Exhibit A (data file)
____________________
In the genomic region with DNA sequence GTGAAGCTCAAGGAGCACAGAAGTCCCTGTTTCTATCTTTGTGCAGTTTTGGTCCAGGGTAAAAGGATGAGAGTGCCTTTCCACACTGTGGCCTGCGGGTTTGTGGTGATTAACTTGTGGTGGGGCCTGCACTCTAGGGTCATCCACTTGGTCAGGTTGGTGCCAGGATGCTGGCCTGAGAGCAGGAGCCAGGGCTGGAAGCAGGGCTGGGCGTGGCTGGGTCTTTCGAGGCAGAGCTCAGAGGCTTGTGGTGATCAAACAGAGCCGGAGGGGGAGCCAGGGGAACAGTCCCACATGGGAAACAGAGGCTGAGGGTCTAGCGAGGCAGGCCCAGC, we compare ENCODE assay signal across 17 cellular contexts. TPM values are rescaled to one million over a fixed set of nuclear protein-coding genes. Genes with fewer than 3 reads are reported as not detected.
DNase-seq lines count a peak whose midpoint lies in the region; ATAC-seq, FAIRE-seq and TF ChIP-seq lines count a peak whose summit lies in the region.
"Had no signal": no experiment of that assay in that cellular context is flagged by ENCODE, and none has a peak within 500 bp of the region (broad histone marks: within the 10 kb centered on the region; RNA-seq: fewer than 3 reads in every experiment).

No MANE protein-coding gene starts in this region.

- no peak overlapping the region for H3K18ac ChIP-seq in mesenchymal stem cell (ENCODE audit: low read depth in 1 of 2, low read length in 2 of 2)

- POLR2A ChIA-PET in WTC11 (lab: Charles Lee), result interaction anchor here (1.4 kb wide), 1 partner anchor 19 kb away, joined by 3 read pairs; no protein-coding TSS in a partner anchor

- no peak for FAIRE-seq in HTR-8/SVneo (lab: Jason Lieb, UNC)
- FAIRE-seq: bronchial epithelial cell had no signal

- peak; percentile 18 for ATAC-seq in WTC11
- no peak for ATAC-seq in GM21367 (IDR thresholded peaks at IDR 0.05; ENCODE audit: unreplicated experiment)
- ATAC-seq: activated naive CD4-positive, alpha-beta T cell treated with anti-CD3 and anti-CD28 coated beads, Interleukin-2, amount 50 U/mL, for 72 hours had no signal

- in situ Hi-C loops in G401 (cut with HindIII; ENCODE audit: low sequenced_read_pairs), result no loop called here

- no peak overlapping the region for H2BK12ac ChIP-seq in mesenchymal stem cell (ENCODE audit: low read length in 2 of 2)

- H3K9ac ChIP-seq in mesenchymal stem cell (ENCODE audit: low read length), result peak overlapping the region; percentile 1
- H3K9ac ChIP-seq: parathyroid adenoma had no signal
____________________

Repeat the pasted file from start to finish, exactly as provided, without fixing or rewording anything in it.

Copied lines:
In the genomic region with DNA sequence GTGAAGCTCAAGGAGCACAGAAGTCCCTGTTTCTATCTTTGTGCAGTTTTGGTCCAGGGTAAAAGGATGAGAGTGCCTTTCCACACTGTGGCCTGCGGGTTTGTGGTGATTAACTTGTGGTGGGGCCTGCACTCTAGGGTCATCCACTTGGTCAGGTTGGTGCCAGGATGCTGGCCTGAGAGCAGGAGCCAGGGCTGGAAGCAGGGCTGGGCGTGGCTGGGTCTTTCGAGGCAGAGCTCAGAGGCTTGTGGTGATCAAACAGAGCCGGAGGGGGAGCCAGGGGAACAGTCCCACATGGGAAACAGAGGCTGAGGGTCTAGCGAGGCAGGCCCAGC, we compare ENCODE assay signal across 17 cellular contexts. TPM values are rescaled to one million over a fixed set of nuclear protein-coding genes. Genes with fewer than 3 reads are reported as not detected.
DNase-seq lines count a peak whose midpoint lies in the region; ATAC-seq, FAIRE-seq and TF ChIP-seq lines count a peak whose summit lies in the region.
"Had no signal": no experiment of that assay in that cellular context is flagged by ENCODE, and none has a peak within 500 bp of the region (broad histone marks: within the 10 kb centered on the region; RNA-seq: fewer than 3 reads in every experiment).

No MANE protein-coding gene starts in this region.

- no peak overlapping the region for H3K18ac ChIP-seq in mesenchymal stem cell (ENCODE audit: low read depth in 1 of 2, low read length in 2 of 2)

- POLR2A ChIA-PET in WTC11 (lab: Charles Lee), result interaction anchor here (1.4 kb wide), 1 partner anchor 19 kb away, joined by 3 read pairs; no protein-coding TSS in a partner anchor

- no peak for FAIRE-seq in HTR-8/SVneo (lab: Jason Lieb, UNC)
- FAIRE-seq: bronchial epithelial cell had no signal

- peak; percentile 18 for ATAC-seq in WTC11
- no peak for ATAC-seq in GM21367 (IDR thresholded peaks at IDR 0.05; ENCODE audit: unreplicated experiment)
- ATAC-seq: activated naive CD4-positive, alpha-beta T cell treated with anti-CD3 and anti-CD28 coated beads, Interleukin-2, amount 50 U/mL, for 72 hours had no signal

- in situ Hi-C loops in G401 (cut with HindIII; ENCODE audit: low sequenced_read_pairs), result no loop called here

- no peak overlapping the region for H2BK12ac ChIP-seq in mesenchymal stem cell (ENCODE audit: low read length in 2 of 2)

- H3K9ac ChIP-seq in mesenchymal stem cell (ENCODE audit: low read length), result peak overlapping the region; percentile 1
- H3K9ac ChIP-seq: parathyroid adenoma had no signal